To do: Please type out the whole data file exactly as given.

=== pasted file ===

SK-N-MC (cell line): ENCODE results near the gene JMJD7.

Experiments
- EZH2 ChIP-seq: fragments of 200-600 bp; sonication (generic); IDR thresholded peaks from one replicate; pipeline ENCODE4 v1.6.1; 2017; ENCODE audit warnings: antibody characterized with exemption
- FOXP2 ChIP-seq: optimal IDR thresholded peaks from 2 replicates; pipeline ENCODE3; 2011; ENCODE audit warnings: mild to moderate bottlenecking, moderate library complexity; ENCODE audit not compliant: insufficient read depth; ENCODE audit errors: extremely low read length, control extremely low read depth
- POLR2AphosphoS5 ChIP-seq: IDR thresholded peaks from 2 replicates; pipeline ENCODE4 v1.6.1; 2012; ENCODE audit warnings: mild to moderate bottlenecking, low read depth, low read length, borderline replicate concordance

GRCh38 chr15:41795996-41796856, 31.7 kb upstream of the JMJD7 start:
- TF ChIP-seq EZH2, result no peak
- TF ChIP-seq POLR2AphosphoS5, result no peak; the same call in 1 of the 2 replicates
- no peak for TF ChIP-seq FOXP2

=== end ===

SK-N-MC (cell line): ENCODE results near the gene JMJD7.

Experiments
- EZH2 ChIP-seq: fragments of 200-600 bp; sonication (generic); IDR thresholded peaks from one replicate; pipeline ENCODE4 v1.6.1; 2017; ENCODE audit warnings: antibody characterized with exemption
- FOXP2 ChIP-seq: optimal IDR thresholded peaks from 2 replicates; pipeline ENCODE3; 2011; ENCODE audit warnings: mild to moderate bottlenecking, moderate library complexity; ENCODE audit not compliant: insufficient read depth; ENCODE audit errors: extremely low read length, control extremely low read depth
- POLR2AphosphoS5 ChIP-seq: IDR thresholded peaks from 2 replicates; pipeline ENCODE4 v1.6.1; 2012; ENCODE audit warnings: mild to moderate bottlenecking, low read depth, low read length, borderline replicate concordance

GRCh38 chr15:41795996-41796856, 31.7 kb upstream of the JMJD7 start:
- TF ChIP-seq EZH2, result no peak
- TF ChIP-seq POLR2AphosphoS5, result no peak; the same call in 1 of the 2 replicates
- no peak for TF ChIP-seq FOXP2